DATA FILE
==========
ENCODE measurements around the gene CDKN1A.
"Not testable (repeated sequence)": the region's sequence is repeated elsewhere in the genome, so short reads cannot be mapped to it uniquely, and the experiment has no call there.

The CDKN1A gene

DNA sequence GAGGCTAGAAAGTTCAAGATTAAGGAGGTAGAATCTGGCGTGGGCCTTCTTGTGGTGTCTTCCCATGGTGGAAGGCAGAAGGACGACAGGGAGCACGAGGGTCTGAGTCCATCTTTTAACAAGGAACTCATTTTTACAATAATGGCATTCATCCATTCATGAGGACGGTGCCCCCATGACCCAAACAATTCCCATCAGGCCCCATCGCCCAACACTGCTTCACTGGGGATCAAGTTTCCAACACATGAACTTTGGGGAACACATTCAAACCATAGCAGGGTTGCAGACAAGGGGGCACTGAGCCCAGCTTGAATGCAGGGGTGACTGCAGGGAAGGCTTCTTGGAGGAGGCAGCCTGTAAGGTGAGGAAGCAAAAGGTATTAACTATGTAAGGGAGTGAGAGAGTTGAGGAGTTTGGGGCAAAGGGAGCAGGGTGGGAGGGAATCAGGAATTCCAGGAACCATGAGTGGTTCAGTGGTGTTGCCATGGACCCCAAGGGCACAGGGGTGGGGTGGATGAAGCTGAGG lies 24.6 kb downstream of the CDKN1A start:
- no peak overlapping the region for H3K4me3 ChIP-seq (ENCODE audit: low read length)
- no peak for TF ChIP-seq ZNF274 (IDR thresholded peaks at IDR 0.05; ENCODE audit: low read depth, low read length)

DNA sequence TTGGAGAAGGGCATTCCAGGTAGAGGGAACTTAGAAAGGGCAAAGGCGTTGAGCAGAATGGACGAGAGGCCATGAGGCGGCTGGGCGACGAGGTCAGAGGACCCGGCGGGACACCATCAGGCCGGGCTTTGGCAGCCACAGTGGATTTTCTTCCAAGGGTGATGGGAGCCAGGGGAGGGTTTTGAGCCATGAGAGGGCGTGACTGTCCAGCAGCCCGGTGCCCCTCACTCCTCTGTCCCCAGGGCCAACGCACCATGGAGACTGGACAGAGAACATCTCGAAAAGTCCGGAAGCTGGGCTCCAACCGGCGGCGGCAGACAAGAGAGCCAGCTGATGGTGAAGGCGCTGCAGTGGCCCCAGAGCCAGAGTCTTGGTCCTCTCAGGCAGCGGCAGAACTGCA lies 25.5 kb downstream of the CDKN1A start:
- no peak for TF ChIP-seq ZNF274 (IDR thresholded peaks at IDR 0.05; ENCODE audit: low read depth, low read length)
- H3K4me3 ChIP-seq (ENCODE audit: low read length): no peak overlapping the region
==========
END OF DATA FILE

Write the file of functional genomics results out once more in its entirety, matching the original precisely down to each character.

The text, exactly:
ENCODE measurements around the gene CDKN1A.
"Not testable (repeated sequence)": the region's sequence is repeated elsewhere in the genome, so short reads cannot be mapped to it uniquely, and the experiment has no call there.

The CDKN1A gene

DNA sequence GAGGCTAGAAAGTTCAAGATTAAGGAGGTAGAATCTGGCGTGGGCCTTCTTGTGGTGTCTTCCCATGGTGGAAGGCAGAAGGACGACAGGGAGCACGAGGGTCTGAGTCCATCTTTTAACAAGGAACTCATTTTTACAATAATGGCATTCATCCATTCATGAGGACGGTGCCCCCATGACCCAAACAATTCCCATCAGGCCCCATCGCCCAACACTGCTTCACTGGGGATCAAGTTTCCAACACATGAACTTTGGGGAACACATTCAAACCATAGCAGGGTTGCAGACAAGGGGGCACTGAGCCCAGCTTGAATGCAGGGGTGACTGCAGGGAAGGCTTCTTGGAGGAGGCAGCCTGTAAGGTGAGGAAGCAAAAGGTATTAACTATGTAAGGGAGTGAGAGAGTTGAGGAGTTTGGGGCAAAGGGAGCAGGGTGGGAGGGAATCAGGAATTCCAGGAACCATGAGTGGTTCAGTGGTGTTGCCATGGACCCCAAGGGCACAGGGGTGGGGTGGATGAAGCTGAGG lies 24.6 kb downstream of the CDKN1A start:
- no peak overlapping the region for H3K4me3 ChIP-seq (ENCODE audit: low read length)
- no peak for TF ChIP-seq ZNF274 (IDR thresholded peaks at IDR 0.05; ENCODE audit: low read depth, low read length)

DNA sequence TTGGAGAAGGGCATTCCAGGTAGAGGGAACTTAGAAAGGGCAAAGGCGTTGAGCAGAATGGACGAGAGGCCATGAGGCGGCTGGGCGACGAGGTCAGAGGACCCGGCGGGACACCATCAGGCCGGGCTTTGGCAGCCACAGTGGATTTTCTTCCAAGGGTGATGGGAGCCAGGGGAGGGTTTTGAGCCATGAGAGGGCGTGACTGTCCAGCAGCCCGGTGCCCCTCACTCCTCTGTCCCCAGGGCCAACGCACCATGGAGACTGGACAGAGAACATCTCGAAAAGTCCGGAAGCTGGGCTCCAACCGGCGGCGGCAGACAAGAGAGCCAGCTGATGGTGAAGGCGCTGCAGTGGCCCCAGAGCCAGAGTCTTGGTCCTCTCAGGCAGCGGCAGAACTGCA lies 25.5 kb downstream of the CDKN1A start:
- no peak for TF ChIP-seq ZNF274 (IDR thresholded peaks at IDR 0.05; ENCODE audit: low read depth, low read length)
- H3K4me3 ChIP-seq (ENCODE audit: low read length): no peak overlapping the region